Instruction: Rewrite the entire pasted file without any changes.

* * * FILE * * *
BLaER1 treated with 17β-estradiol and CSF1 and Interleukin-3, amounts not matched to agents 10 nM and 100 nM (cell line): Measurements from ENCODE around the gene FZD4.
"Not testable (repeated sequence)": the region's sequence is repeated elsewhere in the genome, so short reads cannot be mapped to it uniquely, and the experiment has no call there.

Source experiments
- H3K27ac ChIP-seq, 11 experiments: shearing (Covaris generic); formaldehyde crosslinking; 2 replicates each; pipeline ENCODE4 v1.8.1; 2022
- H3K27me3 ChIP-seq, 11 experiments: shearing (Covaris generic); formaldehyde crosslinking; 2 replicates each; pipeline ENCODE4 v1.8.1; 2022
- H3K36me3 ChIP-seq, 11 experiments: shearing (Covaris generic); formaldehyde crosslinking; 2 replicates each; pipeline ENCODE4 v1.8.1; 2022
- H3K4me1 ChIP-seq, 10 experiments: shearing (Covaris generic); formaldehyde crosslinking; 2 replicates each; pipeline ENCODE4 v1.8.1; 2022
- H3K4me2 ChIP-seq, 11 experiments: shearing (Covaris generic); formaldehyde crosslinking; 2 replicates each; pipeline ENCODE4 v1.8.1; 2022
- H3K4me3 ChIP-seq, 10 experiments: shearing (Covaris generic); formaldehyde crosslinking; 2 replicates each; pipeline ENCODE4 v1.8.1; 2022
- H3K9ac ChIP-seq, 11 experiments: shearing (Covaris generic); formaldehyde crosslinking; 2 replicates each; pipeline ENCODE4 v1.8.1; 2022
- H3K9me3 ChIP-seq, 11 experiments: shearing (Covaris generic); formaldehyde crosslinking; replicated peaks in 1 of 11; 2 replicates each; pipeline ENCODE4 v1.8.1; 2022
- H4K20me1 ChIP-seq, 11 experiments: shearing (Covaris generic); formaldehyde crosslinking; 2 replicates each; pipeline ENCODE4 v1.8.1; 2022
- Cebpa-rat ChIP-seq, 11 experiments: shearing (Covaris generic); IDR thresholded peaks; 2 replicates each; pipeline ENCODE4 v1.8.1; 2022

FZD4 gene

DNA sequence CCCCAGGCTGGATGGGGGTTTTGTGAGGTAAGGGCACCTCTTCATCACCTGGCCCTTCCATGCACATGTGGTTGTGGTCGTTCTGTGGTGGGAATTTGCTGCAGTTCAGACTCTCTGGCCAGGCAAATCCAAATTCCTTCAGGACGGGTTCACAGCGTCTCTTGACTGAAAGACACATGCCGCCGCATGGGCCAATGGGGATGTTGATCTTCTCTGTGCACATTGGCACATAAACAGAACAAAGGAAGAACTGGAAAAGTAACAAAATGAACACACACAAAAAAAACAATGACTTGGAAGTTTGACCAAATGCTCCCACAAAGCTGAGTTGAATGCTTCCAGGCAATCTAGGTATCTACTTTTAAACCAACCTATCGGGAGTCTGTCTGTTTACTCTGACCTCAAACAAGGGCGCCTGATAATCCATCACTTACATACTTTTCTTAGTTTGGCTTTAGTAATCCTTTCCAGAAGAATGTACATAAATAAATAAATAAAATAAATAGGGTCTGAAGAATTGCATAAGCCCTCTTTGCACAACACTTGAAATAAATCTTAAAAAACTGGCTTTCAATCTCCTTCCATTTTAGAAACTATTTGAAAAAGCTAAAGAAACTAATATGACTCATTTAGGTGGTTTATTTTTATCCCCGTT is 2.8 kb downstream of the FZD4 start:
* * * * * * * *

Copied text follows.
BLaER1 treated with 17β-estradiol and CSF1 and Interleukin-3, amounts not matched to agents 10 nM and 100 nM (cell line): Measurements from ENCODE around the gene FZD4.
"Not testable (repeated sequence)": the region's sequence is repeated elsewhere in the genome, so short reads cannot be mapped to it uniquely, and the experiment has no call there.

Source experiments
- H3K27ac ChIP-seq, 11 experiments: shearing (Covaris generic); formaldehyde crosslinking; 2 replicates each; pipeline ENCODE4 v1.8.1; 2022
- H3K27me3 ChIP-seq, 11 experiments: shearing (Covaris generic); formaldehyde crosslinking; 2 replicates each; pipeline ENCODE4 v1.8.1; 2022
- H3K36me3 ChIP-seq, 11 experiments: shearing (Covaris generic); formaldehyde crosslinking; 2 replicates each; pipeline ENCODE4 v1.8.1; 2022
- H3K4me1 ChIP-seq, 10 experiments: shearing (Covaris generic); formaldehyde crosslinking; 2 replicates each; pipeline ENCODE4 v1.8.1; 2022
- H3K4me2 ChIP-seq, 11 experiments: shearing (Covaris generic); formaldehyde crosslinking; 2 replicates each; pipeline ENCODE4 v1.8.1; 2022
- H3K4me3 ChIP-seq, 10 experiments: shearing (Covaris generic); formaldehyde crosslinking; 2 replicates each; pipeline ENCODE4 v1.8.1; 2022
- H3K9ac ChIP-seq, 11 experiments: shearing (Covaris generic); formaldehyde crosslinking; 2 replicates each; pipeline ENCODE4 v1.8.1; 2022
- H3K9me3 ChIP-seq, 11 experiments: shearing (Covaris generic); formaldehyde crosslinking; replicated peaks in 1 of 11; 2 replicates each; pipeline ENCODE4 v1.8.1; 2022
- H4K20me1 ChIP-seq, 11 experiments: shearing (Covaris generic); formaldehyde crosslinking; 2 replicates each; pipeline ENCODE4 v1.8.1; 2022
- Cebpa-rat ChIP-seq, 11 experiments: shearing (Covaris generic); IDR thresholded peaks; 2 replicates each; pipeline ENCODE4 v1.8.1; 2022

FZD4 gene

DNA sequence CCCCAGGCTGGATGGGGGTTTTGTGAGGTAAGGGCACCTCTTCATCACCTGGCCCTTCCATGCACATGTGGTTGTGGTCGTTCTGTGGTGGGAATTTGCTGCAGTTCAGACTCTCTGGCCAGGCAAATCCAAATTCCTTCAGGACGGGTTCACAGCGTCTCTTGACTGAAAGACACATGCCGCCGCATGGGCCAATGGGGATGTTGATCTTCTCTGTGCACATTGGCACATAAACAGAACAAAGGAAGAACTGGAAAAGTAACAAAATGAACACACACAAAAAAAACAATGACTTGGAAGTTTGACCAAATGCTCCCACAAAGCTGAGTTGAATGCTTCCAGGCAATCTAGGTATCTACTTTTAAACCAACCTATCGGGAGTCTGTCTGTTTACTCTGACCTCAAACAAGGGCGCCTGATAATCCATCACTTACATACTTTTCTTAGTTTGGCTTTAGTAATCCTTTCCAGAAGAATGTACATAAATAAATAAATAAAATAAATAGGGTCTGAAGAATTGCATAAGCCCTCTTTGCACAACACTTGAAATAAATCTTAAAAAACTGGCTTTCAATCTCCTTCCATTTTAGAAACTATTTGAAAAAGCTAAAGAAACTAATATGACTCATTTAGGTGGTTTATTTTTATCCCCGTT is 2.8 kb downstream of the FZD4 start: